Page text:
Machines are coming alive to rule future job sites
By Christian Shelton14 June 2021
Christian Shelton explores how techology advances are helping turn strategic visions into reality.
Although robots, flying cars and holograms could be called clichéd pre-millennium stereotypes of the future, as it turns out these contained the seeds of ideas as currently witnessed globally on construction sites.
Robots work behind the scenes in factories that make cranes and their components, even if their task is as mundane as moving items from A to B along a pre-determined route.
These robots are beginning to appear on various types of industrial working sites. Washington-based demolition equipment manufacturer Brokk in the United States offers a line of connected robotic demolition machines controlled via a mobile phone app.
Julien Richer-Lanciault, product manager at Canadian simulation specialist CM Labs, pointed out that automation is already a crucial element in mining and port environments as well as in material handling applications.
He said, “Already you can have notification on your phone so that you know how much concrete is coming and you know where the truck is. In the future I think we will see greater connectivity, where everyone will have access to the data of everyone else on the site.”
Click here to view CM Labs’ Julien Richer-Lanciault discuss training
AMCS Technologies reveals DCS 61-S anti-collision system
AMCS Technologies, the French anti-collision specialist, has extended its offerings with the development of the DCS 61-S anti-collision system. This automatically detects the movements of mobile machine and integrates the control of tower cranes.
The system successfully completed real-world testing at the Les Ardoines metro station, part of the Grand Paris Express construction site in France, so is now on sale internationally.
With the increasing amount of autonomy and intelligence that new technology demonstrates come human fears regarding the machines taking control.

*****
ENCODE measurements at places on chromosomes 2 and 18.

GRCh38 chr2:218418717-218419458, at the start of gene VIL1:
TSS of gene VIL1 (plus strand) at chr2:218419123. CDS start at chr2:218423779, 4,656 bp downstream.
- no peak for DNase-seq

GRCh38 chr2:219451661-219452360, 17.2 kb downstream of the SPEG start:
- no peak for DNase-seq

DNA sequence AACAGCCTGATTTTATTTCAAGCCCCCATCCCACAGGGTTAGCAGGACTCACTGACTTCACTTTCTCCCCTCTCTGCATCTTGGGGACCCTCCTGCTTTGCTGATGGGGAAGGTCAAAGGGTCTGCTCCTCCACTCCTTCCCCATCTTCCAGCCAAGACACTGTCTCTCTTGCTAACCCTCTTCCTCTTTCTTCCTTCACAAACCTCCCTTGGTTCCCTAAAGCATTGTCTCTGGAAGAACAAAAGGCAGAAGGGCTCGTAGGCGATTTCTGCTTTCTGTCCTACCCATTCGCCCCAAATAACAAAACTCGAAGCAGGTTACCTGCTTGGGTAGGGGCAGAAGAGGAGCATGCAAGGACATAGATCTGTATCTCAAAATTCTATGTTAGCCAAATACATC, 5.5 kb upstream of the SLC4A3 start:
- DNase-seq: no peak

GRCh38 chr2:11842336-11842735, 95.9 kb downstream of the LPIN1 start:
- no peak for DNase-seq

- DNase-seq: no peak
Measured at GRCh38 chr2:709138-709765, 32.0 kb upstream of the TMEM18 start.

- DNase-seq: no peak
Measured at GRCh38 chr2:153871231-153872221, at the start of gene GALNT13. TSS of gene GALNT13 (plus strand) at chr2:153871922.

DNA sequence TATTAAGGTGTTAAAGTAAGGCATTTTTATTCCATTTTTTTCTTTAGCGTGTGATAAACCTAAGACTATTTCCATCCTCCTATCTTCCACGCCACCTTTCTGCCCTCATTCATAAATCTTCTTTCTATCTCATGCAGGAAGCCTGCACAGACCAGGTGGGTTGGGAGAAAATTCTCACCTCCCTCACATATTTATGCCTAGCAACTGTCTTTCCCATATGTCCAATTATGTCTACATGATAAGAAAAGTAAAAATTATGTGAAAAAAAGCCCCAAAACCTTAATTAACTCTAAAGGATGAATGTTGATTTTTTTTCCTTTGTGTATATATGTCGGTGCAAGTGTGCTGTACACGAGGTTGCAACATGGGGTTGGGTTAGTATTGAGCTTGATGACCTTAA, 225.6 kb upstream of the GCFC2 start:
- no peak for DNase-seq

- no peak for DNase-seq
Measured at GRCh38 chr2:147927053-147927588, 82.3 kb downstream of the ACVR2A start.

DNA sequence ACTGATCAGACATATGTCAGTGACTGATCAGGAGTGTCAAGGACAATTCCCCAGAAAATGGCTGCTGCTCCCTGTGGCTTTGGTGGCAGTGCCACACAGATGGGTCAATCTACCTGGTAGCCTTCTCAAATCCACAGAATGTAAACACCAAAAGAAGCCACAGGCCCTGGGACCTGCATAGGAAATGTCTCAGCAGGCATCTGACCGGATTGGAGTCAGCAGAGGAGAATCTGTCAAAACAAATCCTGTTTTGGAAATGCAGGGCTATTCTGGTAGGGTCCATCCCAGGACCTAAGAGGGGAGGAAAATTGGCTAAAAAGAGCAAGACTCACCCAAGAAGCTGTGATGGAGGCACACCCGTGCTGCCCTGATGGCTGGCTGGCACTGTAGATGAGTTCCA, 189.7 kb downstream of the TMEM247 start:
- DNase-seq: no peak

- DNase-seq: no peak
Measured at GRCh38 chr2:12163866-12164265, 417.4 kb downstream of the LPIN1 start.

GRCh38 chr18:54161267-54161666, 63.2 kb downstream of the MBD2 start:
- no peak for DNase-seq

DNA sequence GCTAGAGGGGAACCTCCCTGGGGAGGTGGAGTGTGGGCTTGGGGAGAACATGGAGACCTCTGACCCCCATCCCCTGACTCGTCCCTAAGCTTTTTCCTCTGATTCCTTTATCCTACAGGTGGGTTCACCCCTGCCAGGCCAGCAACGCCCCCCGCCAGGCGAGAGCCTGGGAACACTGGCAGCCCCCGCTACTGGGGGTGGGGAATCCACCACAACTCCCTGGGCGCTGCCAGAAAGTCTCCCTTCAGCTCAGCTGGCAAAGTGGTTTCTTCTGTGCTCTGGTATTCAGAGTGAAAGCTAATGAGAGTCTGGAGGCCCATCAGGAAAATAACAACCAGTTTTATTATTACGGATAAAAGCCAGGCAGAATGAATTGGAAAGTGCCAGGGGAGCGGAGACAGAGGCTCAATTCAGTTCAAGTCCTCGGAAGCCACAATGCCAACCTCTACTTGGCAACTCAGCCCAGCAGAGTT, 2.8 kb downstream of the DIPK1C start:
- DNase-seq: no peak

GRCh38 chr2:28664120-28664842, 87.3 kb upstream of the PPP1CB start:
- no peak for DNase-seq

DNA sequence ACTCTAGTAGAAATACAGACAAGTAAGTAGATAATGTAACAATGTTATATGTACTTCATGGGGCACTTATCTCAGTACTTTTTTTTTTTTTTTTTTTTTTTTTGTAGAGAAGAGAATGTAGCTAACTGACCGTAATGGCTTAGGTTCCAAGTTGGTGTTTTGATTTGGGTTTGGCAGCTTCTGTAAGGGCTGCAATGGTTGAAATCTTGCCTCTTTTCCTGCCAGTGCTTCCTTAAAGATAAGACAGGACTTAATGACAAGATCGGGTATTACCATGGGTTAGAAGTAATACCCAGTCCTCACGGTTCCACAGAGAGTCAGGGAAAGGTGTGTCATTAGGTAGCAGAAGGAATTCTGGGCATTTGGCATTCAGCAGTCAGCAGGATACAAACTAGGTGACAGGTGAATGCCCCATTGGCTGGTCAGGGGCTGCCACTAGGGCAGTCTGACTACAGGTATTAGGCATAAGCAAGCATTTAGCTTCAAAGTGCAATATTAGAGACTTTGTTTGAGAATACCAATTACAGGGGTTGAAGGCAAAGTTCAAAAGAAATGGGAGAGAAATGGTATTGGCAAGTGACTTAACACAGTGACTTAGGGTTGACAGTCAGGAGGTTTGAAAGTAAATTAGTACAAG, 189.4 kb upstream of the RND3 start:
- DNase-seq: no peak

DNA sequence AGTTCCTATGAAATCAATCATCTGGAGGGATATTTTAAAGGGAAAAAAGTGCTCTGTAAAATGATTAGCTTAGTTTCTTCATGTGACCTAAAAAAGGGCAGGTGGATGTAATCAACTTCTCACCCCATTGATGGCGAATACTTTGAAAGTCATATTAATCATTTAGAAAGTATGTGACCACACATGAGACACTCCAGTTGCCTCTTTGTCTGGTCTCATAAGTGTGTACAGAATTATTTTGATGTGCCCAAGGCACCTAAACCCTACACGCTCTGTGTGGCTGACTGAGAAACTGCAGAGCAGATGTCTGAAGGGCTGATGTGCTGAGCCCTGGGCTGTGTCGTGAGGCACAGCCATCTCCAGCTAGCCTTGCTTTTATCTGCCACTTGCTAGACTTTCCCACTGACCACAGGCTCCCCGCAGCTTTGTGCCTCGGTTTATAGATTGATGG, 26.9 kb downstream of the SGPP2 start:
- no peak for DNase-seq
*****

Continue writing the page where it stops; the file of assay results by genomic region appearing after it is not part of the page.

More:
Richer-Lanciault stated, “I don’t think the operator will ever be fully removed from the loop. Even if all the equipment is automated, you will need someone behind the keyboard or on the work site to manage all them. And even then automation is not the end of the game, just the beginning of a different game.
“You will always need to improve machine behaviour to be more proficient, and for this you will always need to have a human to manage the machines.”
WIKA Mobile Control creates virtual walls for safety
Virtual walls are being explored by WIKA Mobile Control (WMC). The German manufacturer of controls for heavy mobile equipment has developed an HMI operating concept for limiting the working area of telescopic cranes where crane operators create virtual walls and set geometric limits.
Machine operators are warned at an early stage when limit values are approached through the operating console, which enables them to operate safely and reliably within the limited working area.
The working area limitation is ensured by a variety of functions that are easily controlled using the vSCALE D3 console. These functions include limitation of the luffing angle, the working height, the working radius and the slewing angle as well as setting limits of up to four virtual walls and limitation by straight, parallel walls in forwards/backwards direction.
Exceeding a configured limit value results in the display of a warning symbol, warning by acoustic alarm. If load moment indication (LMI) is integrated, the corresponding machine movement is cut-off by this.
Rapid development of robotic technology
Smart following technology firm Piaggio Fast Forward (PFF), who has collaborated with positioning specialist Trimble, recently announced the development of technology that allow robots to follow humans or other machines.
The two companies have developed a prototype device, which sits on the Spot robotic platform developed by Boston Dynamics, named PFFtag.
Click here to view the PFFtag robot in action